Edward England

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Edward England
Edward England, Irish Pirate.jpg
An 18th century woodcut of England
Bornc. 1685
Died1720/21 (aged approximately 36)
Piratical career
Former Privateer
AllegianceKingdom of Great Britain (War of the Spanish Succession)
Base of operationsSouthern Africa
CommandsSeveral vessels, most famously the Royal James and the Fancy.
Battles/warsBattle with the Cassandra that caused his crew to mutiny and maroon him for sparing some captives.
WealthR 10,000,000
Edward England's flag.

Edward England (c. 1685 –1721)[1][2] was an Irish pirate. The ships he sailed on included the Pearl (which he renamed The Royal James) and later the Fancy, for which England exchanged the Pearl in 1720. His flag was the classic Jolly Roger — almost exactly as the one "Black Sam" Bellamy used — with a human skull above two crossed bones on a black background. Like Bellamy, England was known for his kindness and compassion as a leader, unlike many other pirates of the time.

England was born Edward Seegar in Ireland around 1685. He took part in Henry Jennings' expedition for the sunken 1715 Treasure Fleet off the coast of Florida, and then began sailing with Charles Vane in 1718. Upon Vane and other prominent pirates accepting the King's Pardon, England and some of his men sailed for Africa. Along his way he spawned the career of Bartholomew Roberts, among others. In 1720, near the African island of Comoros, England and his men got into a violent conflict with James Macrae. After 10 days of hiding on an island, England and Macrae agreed to a peace deal, upsetting England's crew; he was subsequently voted out as captain and marooned on the island of Mauritius. After four months, England and the loyal crewman that had been stranded with him managed to build a boat and sail to a pirate safe haven in Madagascar. He died sometime in the winter of 1720–21, possibly from tropical disease.

Early life[edit]

Born in Ireland as Edward Seegar sometime around 1685,[3] he was probably raised a Catholic,[4] and was said to be an educated man.[5] Seegar changed his surname to England when he turned pirate.[4] Some sources claim "Seegar" was not England's name at all, but was instead a separate pirate (Jasper Seagar) who sailed under England.[6][self-published source?][7] England made his way to Jamaica and during the War of the Spanish Succession he served as a privateer.[8] He was captured by the pirate captain Christopher Winter and forced to join the crew.[9] Winter took England to the pirate base on Nassau, Bahamas.[9] England took part in Henry Jennings' assault on the Spanish salvage camp at Palma de Ayz, Florida, stealing £87,000 in gold and silver.[10] England is next reported as Charles Vane's quartermaster, in March 1718. Vane's sloop, the Lark was captured by the Royal Navy, but England and the rest of the crew were released to induce the other pirates of Nassau to accept the King's pardon.[11]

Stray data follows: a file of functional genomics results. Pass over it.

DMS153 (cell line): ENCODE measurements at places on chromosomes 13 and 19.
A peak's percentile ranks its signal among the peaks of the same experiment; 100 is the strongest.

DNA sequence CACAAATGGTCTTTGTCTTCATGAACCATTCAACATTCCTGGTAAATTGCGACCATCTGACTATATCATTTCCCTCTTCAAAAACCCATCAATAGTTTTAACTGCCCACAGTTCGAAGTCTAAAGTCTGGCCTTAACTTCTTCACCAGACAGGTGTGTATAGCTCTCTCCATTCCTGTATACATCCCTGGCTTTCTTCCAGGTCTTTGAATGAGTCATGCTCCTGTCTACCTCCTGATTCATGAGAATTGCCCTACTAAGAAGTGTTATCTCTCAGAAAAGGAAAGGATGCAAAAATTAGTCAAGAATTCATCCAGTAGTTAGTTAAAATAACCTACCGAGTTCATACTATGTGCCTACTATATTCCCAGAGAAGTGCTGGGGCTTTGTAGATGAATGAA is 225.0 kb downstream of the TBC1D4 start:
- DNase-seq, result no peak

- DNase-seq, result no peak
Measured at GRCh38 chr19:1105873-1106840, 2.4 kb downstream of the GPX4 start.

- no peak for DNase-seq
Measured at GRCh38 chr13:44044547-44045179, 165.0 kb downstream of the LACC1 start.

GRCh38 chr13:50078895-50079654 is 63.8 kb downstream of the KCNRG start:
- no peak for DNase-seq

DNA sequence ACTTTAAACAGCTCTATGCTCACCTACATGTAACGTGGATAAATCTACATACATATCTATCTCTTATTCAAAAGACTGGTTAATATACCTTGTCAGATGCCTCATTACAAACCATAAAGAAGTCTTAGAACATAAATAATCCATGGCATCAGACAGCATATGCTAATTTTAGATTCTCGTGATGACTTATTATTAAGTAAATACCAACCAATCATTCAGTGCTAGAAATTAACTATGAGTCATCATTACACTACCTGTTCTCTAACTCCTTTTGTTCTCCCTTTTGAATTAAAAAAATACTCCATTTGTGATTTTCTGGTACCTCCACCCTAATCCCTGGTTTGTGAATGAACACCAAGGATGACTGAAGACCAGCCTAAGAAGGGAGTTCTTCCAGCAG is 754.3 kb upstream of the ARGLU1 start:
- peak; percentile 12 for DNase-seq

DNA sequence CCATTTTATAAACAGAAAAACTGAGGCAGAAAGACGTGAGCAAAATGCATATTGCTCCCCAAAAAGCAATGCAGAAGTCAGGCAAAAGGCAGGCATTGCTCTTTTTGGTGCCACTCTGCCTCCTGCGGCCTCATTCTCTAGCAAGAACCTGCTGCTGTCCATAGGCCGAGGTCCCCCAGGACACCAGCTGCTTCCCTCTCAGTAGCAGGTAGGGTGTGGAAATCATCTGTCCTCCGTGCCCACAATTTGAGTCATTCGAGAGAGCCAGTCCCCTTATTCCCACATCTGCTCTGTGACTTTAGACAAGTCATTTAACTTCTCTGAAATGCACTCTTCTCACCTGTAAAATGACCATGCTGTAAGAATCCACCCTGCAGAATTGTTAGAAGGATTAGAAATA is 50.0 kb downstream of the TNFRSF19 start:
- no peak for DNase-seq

Captaincy – Coast of Africa[edit]

England was granted captaincy of his own ship in mid-1718. England decided not to accept the pardon along with Vane and a few others, and after the arrival of Woodes Rogers, they set sail for the coast of Africa.

Along the way, he and the crew took several ships. One of the ships was the Cadogan from Bristol, captained by a man named Skinner. Some of England's crew knew Skinner and recognized him instantly because he never paid them for their work previously. According to Charles Johnson, the crew member said:

Ah! Captain Skinner is it you, I am much in your debt, and now I shall pay you in your own coin.

A group of pirates next grabbed the captain, tied him to the windlass and threw empty bottles at him. Next because he had been a good master to his men they gave him a quick death by simply shooting him in the head with a flintlock pistol. Given the crew of the Cadogan was without a captain, England offered them a choice to join his crew. Aboard the crew was Howell Davis who refused to sign the articles of the pirates. Howell said he would rather die than become a pirate, however, England refused to kill him and instead gave command of the captured ship to Davis. This began the start of Davis' pirate career. Davis would go on to spawn the career of Bartholomew Roberts as well, and the careers of many other pirates.

After some time, England and his crew captured a larger brig or frigate named the Pearl. Taking the ship as their own, they renamed it the Royal James (after James Stuart, alluding to the Jacobitism of England or his crew[12]) and in the spring of 1719 went off in search of plunder in Africa. Between the Gambia River and the Cape Coast, the pirates seized and looted ten ships. Two of these they kept as prizes, granting them to Captains Robert Lane and Richard Sample, who left England to sail for the Caribbean.[13] After looting the ten ships, England made John Taylor the captain of his next prize, the Victory. After looting two additional ships, England and the crew decided to make port in a small African town. However, the pirates grew increasingly belligerent and conflicts arose with the locals over the treatment of women. Soon a fight broke out, resulting in the pirates burning the entire town and departing.

Indian Ocean[edit]

An engraving depicting the pirate Edward England with, in the background, the fight of the Fancy (left) and the Cassandra.